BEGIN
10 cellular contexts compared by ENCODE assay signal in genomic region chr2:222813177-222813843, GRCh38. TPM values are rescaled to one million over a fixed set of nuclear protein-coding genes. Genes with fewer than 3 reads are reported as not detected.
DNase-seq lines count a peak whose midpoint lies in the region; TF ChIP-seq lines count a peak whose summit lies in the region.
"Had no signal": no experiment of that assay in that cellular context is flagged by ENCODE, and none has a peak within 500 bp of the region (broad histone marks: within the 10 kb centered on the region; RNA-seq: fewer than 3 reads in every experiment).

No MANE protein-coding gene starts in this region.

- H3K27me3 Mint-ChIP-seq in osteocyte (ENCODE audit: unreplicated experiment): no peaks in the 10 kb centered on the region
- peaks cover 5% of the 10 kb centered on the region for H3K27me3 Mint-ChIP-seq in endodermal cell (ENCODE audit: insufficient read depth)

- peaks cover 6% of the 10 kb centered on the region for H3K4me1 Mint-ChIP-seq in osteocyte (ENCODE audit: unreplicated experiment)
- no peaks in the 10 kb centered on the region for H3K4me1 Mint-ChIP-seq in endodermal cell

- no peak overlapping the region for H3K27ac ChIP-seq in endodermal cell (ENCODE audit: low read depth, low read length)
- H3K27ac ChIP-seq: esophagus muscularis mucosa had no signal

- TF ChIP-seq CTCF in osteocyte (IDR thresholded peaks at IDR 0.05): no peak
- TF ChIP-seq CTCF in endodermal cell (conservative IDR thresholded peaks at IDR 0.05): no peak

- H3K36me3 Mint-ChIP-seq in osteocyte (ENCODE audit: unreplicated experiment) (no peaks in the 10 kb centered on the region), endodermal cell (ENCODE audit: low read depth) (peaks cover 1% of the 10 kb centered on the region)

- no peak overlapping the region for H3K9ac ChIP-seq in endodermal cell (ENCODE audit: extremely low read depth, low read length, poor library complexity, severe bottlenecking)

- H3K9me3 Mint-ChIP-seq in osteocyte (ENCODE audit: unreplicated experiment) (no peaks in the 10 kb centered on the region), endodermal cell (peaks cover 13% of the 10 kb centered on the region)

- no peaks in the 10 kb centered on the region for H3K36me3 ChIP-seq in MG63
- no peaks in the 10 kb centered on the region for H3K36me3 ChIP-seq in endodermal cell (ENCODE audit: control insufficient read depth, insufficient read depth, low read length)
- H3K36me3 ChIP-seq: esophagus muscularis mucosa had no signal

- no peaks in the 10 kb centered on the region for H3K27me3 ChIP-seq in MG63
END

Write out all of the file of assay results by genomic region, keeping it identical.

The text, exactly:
10 cellular contexts compared by ENCODE assay signal in genomic region chr2:222813177-222813843, GRCh38. TPM values are rescaled to one million over a fixed set of nuclear protein-coding genes. Genes with fewer than 3 reads are reported as not detected.
DNase-seq lines count a peak whose midpoint lies in the region; TF ChIP-seq lines count a peak whose summit lies in the region.
"Had no signal": no experiment of that assay in that cellular context is flagged by ENCODE, and none has a peak within 500 bp of the region (broad histone marks: within the 10 kb centered on the region; RNA-seq: fewer than 3 reads in every experiment).

No MANE protein-coding gene starts in this region.

- H3K27me3 Mint-ChIP-seq in osteocyte (ENCODE audit: unreplicated experiment): no peaks in the 10 kb centered on the region
- peaks cover 5% of the 10 kb centered on the region for H3K27me3 Mint-ChIP-seq in endodermal cell (ENCODE audit: insufficient read depth)

- peaks cover 6% of the 10 kb centered on the region for H3K4me1 Mint-ChIP-seq in osteocyte (ENCODE audit: unreplicated experiment)
- no peaks in the 10 kb centered on the region for H3K4me1 Mint-ChIP-seq in endodermal cell

- no peak overlapping the region for H3K27ac ChIP-seq in endodermal cell (ENCODE audit: low read depth, low read length)
- H3K27ac ChIP-seq: esophagus muscularis mucosa had no signal

- TF ChIP-seq CTCF in osteocyte (IDR thresholded peaks at IDR 0.05): no peak
- TF ChIP-seq CTCF in endodermal cell (conservative IDR thresholded peaks at IDR 0.05): no peak

- H3K36me3 Mint-ChIP-seq in osteocyte (ENCODE audit: unreplicated experiment) (no peaks in the 10 kb centered on the region), endodermal cell (ENCODE audit: low read depth) (peaks cover 1% of the 10 kb centered on the region)

- no peak overlapping the region for H3K9ac ChIP-seq in endodermal cell (ENCODE audit: extremely low read depth, low read length, poor library complexity, severe bottlenecking)

- H3K9me3 Mint-ChIP-seq in osteocyte (ENCODE audit: unreplicated experiment) (no peaks in the 10 kb centered on the region), endodermal cell (peaks cover 13% of the 10 kb centered on the region)

- no peaks in the 10 kb centered on the region for H3K36me3 ChIP-seq in MG63
- no peaks in the 10 kb centered on the region for H3K36me3 ChIP-seq in endodermal cell (ENCODE audit: control insufficient read depth, insufficient read depth, low read length)
- H3K36me3 ChIP-seq: esophagus muscularis mucosa had no signal

- no peaks in the 10 kb centered on the region for H3K27me3 ChIP-seq in MG63